‘A pub needs to act as a hub for the village,’ says Mr Creed. ‘It has to be somewhere that everyone can afford to go.’ To that end, they ensure the menu accommodates local families, as well as those wanting to celebrate an important anniversary. ‘We will never do pea shoots or foams.’
Dogs friendly is a must – luckily, the Ebrington Arms welcomes all types of patrons!
Although it may not come as a surprise that the British public hankers after a regular pint to wash down wholesome grub, Charlie Wells of Prime Purchase, Savills’ buying agents, believes the pub factor is increasingly playing a role for international buyers, too. ‘Foreign buyers love a good old-fashioned English pub with horse brasses, which doesn’t really exist in Scandinavia or America,’ he explains. In addition, they attract buyers with families; as children become teenagers, the pub becomes particularly useful if they can walk there and meet friends, rather than using parents as a taxi service.
The Fife Arms, Braemar – The Flying Stag adds a unique decorative touch.
‘A good pub makes a good village and vice versa,’ concludes Mr Gladwin. With that in mind, if the current pub isn’t hitting the mark, it might be a good plan to take it over. That may sound like a storyline from The Archers, but these days, communities are beginning to take matters into their own hands and village-owned, village-run pubs are reversing some of the decline in pub closures.
In (albeit rare) cases, incoming buyers of large country houses are also buying the pub to turn it around – a move made by a number of Mr Wells’s clients. This can work to benefit everyone, argues Adam Buxton of Middleton Advisors. ‘It might underpin the popularity of the village and ultimately help hold up values.’
What would you expect from a pub called the Crooked House?
Himley is a small village situated between Dudley and Wolverhampton. It is mostly unremarkable, and is perhaps best known as being the home of Himley Hall, the former home of the Lords of Dudley.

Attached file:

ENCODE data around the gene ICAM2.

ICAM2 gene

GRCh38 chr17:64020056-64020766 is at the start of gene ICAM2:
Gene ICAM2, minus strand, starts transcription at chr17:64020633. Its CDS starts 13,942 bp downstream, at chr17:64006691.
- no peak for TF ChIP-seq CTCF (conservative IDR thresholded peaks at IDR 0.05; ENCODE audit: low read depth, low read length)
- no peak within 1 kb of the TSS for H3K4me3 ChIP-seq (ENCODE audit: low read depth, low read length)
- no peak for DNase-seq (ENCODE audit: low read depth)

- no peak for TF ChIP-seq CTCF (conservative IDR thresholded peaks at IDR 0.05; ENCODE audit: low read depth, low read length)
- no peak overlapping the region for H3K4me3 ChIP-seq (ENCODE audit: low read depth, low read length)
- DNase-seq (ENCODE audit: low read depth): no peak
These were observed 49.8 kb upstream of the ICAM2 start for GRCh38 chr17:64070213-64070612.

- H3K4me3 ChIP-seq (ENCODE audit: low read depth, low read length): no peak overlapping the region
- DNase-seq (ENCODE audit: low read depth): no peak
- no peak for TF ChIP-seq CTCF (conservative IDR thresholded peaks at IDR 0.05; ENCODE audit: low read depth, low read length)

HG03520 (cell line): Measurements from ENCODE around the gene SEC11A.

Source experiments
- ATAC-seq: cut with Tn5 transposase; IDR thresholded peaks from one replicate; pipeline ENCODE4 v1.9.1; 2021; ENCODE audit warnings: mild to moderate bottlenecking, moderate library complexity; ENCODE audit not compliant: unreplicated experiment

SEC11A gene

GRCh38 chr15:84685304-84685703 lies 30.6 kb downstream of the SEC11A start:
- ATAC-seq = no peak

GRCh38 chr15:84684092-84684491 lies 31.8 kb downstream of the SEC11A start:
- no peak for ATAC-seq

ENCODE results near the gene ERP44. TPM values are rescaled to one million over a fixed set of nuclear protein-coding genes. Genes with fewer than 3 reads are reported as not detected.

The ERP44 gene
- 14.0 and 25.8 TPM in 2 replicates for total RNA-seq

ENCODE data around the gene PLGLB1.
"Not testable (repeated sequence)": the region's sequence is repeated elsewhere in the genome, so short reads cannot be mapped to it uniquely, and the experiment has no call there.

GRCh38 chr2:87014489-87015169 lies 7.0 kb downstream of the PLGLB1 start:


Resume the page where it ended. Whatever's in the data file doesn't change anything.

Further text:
Himley has another claim to fame though, in that it is home to the wonkiest pub in Britain: the Crooked House.
Originally a farmhouse, this building became a pub in the 1800s, by which point it had already begun sinking to one side due to mining in the area.
It remains a pub, despite being condemned as unsafe roughly 80 years ago. With all this knowledge in mind, JOE decided to take a trip to this pub, to see if it’s all it’s cracked up to be and whether the rumours of gravitational anomalies are actually true.
“Do I want to go to the pub and wonder if the building’s gonna collapse? I’m not sure.”
The Crooked House is the wonkiest pub in Britain, where the pints slide out of control and absolutely nothing makes sense. pic.twitter.com/RkinE2jzEk
The church, the cricket lawn and the pub. For centuries, that “holy trinity” was the essence of life in a typical English village.Church congregations have long ago melted away, and there were fears that the pubs, those drinking establishments with quaint names, rickety furniture and lukewarm beer, would also disappear. Thousands of such “public houses” went out of business over the past two decades alone.
But Britain’s pubs are fighting back, and are proving surprisingly resilient. Latest government statistics indicate that the decline in their numbers has been halted and that pub culture may actually be coming back into fashion [ . . . ]